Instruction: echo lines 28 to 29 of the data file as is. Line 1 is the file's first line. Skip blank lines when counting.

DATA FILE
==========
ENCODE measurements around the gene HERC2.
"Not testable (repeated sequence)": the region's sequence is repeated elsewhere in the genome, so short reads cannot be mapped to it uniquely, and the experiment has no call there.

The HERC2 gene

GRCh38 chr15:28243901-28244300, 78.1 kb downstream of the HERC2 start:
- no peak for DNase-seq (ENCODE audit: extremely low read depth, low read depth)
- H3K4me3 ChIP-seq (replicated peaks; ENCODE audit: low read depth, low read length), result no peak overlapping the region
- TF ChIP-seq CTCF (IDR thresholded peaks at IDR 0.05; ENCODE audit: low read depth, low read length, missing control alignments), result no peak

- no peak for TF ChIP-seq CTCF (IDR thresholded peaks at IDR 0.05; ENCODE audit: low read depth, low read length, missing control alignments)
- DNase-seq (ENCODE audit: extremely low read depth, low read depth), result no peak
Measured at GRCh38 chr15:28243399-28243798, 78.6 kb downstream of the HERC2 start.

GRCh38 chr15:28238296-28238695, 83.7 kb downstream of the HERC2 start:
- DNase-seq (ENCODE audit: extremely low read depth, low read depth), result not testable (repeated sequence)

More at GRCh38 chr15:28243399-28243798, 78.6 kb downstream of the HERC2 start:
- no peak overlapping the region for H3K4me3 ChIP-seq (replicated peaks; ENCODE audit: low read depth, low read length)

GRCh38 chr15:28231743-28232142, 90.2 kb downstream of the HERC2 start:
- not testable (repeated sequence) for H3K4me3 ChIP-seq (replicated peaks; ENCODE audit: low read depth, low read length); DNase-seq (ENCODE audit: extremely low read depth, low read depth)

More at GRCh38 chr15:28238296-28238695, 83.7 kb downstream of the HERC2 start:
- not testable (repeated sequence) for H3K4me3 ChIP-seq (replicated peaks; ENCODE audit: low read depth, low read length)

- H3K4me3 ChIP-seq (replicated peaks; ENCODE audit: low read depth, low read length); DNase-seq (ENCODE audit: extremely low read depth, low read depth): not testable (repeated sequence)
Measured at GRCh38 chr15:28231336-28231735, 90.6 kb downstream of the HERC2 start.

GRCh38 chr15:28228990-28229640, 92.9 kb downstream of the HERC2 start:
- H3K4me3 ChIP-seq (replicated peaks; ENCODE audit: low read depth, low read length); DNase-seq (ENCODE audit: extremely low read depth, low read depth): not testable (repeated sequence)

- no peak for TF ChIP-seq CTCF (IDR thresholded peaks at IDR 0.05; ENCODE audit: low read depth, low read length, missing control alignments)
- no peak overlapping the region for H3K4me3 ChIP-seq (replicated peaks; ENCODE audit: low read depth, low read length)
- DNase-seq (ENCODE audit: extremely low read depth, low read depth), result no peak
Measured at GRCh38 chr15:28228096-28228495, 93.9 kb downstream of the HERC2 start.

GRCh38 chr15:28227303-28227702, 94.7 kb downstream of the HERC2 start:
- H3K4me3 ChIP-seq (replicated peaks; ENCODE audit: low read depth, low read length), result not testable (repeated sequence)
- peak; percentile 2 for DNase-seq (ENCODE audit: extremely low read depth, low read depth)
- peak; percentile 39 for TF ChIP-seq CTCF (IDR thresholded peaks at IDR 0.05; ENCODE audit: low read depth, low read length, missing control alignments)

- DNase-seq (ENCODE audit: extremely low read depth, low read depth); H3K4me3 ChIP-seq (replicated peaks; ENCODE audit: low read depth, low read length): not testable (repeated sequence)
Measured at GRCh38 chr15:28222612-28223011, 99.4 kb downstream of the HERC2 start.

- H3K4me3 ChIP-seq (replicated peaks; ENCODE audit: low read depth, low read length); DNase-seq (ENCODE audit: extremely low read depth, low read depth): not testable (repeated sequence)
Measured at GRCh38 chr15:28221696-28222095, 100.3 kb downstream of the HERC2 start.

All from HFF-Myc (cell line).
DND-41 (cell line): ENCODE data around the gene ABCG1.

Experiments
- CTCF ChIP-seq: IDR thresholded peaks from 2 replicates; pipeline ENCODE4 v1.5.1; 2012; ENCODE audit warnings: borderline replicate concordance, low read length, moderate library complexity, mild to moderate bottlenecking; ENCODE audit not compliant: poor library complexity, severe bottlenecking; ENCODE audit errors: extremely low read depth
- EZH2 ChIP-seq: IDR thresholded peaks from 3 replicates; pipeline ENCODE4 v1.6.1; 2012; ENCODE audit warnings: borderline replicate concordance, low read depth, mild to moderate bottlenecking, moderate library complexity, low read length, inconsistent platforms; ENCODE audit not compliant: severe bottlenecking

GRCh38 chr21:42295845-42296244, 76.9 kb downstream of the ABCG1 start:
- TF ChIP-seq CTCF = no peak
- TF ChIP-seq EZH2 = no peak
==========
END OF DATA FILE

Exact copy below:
- H3K4me3 ChIP-seq (replicated peaks; ENCODE audit: low read depth, low read length), result not testable (repeated sequence)
- peak; percentile 2 for DNase-seq (ENCODE audit: extremely low read depth, low read depth)